In conjunction with the album Threes, Sparta has also released a 16-minute short film entitled "Eme Nakia". The film, the soundtrack for which is performed by Sparta, is about drummer Hajjar's early life, set during the Lebanese civil war of 1975-1990. Hajjar fled at the age of five to the United States, settling in the sprawling west Texas border town of El Paso. When Hajjar was 14, his mother ("Eme") died after a bout with cancer and his father, who had been distant, left the family. His brother, 18 years old at the time, assumed responsibility for the family and raised Hajjar and his sister. The film follows Hajjar's early life story, showing his challenges and ending with him in present day.

The independent film received good reviews and is available for free with purchase of the Threes album.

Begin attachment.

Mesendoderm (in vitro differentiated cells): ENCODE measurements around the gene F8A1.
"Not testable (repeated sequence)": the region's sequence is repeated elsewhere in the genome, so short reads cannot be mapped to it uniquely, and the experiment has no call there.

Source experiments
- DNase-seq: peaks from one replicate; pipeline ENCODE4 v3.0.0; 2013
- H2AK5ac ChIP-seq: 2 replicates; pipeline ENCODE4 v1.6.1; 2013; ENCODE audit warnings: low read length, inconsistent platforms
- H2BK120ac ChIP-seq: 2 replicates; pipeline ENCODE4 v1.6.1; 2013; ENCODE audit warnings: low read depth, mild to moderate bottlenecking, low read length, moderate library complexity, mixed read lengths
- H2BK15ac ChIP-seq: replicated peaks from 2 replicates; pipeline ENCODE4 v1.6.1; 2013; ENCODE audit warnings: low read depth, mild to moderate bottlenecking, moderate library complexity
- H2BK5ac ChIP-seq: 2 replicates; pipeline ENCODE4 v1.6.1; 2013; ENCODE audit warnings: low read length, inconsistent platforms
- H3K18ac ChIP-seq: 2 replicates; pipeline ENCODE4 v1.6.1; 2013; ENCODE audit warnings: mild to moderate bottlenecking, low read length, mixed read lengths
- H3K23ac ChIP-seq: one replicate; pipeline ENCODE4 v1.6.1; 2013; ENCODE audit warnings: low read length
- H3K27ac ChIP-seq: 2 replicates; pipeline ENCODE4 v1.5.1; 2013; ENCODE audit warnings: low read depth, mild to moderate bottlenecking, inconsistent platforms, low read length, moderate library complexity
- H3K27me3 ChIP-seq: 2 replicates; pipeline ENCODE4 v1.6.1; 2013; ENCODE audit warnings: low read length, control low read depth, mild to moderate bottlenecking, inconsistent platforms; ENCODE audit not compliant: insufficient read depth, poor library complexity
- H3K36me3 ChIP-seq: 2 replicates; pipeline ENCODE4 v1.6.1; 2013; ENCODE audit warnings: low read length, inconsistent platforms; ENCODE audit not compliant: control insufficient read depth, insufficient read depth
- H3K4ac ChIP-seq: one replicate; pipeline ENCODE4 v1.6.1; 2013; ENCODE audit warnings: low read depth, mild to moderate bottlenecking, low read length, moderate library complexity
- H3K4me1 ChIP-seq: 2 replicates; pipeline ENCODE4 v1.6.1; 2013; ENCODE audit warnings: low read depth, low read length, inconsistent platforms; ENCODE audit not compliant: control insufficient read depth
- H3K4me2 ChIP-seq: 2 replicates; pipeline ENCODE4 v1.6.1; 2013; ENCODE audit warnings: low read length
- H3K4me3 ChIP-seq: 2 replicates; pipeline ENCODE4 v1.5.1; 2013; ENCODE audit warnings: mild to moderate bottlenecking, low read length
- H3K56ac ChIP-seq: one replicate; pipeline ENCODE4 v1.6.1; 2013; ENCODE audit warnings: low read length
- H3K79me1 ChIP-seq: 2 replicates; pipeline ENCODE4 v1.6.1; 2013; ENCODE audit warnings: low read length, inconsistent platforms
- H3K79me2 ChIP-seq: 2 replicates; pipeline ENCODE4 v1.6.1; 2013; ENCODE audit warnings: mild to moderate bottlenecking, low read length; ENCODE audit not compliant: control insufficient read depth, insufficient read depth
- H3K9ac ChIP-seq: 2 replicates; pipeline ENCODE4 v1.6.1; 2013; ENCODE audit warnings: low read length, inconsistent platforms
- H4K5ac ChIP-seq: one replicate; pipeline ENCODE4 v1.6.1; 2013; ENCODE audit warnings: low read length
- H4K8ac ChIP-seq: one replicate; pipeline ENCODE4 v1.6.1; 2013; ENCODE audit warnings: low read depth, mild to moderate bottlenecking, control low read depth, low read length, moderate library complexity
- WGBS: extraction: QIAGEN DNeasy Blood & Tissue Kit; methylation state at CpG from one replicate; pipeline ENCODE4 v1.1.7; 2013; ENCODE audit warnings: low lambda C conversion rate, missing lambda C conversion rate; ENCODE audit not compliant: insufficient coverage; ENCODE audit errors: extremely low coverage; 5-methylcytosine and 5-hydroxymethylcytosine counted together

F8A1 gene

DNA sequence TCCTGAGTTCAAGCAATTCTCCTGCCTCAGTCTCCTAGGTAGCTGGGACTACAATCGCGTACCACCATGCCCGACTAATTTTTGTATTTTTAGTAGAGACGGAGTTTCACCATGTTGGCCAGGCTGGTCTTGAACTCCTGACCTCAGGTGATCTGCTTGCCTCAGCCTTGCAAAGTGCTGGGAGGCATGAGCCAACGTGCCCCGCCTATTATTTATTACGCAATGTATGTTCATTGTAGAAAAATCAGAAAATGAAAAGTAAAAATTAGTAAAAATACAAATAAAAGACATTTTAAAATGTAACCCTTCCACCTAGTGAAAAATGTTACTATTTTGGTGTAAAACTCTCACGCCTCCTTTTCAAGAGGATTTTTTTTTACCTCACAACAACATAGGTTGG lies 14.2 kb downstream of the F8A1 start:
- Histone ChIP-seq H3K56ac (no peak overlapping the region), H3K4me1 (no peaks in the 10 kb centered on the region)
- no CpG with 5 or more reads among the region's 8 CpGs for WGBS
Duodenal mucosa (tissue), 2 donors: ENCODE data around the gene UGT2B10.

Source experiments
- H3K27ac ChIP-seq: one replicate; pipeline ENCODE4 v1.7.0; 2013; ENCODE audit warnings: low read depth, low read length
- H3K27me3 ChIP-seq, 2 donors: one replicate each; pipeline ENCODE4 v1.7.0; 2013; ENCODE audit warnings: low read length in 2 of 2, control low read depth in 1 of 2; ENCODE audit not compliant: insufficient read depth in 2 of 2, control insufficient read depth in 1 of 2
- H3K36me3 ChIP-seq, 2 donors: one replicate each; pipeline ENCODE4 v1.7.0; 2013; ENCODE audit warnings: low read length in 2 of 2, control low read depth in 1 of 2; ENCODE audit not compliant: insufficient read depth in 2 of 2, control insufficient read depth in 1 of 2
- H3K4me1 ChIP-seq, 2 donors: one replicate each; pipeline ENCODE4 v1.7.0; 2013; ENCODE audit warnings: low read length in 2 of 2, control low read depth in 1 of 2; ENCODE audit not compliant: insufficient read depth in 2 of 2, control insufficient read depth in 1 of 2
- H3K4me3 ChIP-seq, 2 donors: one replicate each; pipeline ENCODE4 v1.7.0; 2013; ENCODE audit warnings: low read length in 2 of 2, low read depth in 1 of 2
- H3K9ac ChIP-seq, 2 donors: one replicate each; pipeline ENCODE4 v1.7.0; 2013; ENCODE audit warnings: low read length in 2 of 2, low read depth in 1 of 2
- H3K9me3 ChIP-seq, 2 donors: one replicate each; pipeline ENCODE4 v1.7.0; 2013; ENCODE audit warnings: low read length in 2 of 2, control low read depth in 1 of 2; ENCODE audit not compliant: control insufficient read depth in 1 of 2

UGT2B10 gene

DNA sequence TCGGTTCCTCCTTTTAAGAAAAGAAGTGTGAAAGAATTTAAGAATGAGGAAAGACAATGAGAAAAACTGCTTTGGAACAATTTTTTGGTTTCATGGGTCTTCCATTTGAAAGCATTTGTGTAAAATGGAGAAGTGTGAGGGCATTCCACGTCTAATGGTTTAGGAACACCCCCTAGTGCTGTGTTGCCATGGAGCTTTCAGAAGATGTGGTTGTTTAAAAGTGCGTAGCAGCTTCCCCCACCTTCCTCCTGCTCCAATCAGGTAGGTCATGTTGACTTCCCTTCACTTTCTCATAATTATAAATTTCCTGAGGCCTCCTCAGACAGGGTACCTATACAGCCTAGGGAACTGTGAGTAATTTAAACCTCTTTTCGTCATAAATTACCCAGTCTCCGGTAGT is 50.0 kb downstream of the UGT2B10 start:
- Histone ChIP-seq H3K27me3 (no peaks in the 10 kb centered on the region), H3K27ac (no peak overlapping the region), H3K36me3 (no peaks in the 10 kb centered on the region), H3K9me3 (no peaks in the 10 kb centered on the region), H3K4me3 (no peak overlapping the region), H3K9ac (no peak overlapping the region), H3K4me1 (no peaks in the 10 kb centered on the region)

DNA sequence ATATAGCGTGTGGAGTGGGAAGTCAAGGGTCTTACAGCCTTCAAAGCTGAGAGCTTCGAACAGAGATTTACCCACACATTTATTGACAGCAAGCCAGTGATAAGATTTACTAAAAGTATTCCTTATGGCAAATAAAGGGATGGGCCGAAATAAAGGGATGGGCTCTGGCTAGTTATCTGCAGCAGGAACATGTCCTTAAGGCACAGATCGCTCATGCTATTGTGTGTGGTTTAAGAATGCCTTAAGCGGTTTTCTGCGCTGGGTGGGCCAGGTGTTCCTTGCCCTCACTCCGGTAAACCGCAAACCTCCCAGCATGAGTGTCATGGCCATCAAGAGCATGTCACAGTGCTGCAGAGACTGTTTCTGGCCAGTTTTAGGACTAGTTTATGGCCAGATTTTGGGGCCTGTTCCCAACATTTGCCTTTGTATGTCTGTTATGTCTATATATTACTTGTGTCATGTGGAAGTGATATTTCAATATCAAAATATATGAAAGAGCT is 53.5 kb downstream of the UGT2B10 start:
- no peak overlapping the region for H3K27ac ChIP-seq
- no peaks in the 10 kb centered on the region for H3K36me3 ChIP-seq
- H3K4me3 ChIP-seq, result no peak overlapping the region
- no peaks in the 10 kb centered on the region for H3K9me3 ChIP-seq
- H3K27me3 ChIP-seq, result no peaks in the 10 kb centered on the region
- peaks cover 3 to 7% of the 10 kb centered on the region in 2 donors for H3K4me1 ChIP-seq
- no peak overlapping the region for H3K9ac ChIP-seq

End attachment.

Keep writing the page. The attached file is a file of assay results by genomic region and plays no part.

The word "Eme" is Arabic for mother, and "Nakia" was Hajjar's mother's name.

Hiatus[edit]

In June 2008, Ward stated that Sparta is "currently on hiatus and label-less", and that he will be focusing on his project, Sleepercar.[8] In January 2009, when asked if a return to Sparta was foreseeable, Ward stated that he has no plans to reunite with his band mates: "I don’t right now, no. Who knows what the future will bring?"[9] In July 2010, on sleepercarmusic.com, it was stated that "Sparta is not broken up, Sparta is taking a nap."

Return[edit]

On August 3, 2011, Jim Ward officially announced that Sparta is "awake," in his blog:

Hi everyone- here is the official word from the sparta headquarters-

“Sparta, awake!"

After a three-year “nap,” Sparta played their first show since 2008 in November of 2011 in their hometown of El Paso, TX. They performed on November 17 and 18 at Tricky Falls, the newly renovated venue co-owned by frontman Jim Ward. The band – Ward, drummer Tony Hajjar, bassist Matt Miller, and guitarist Keeley Davis – headed into the studio that fall to begin work on their fourth LP, the follow-up to 2006’s Threes. A short tour of the southwestern US followed in May 2012.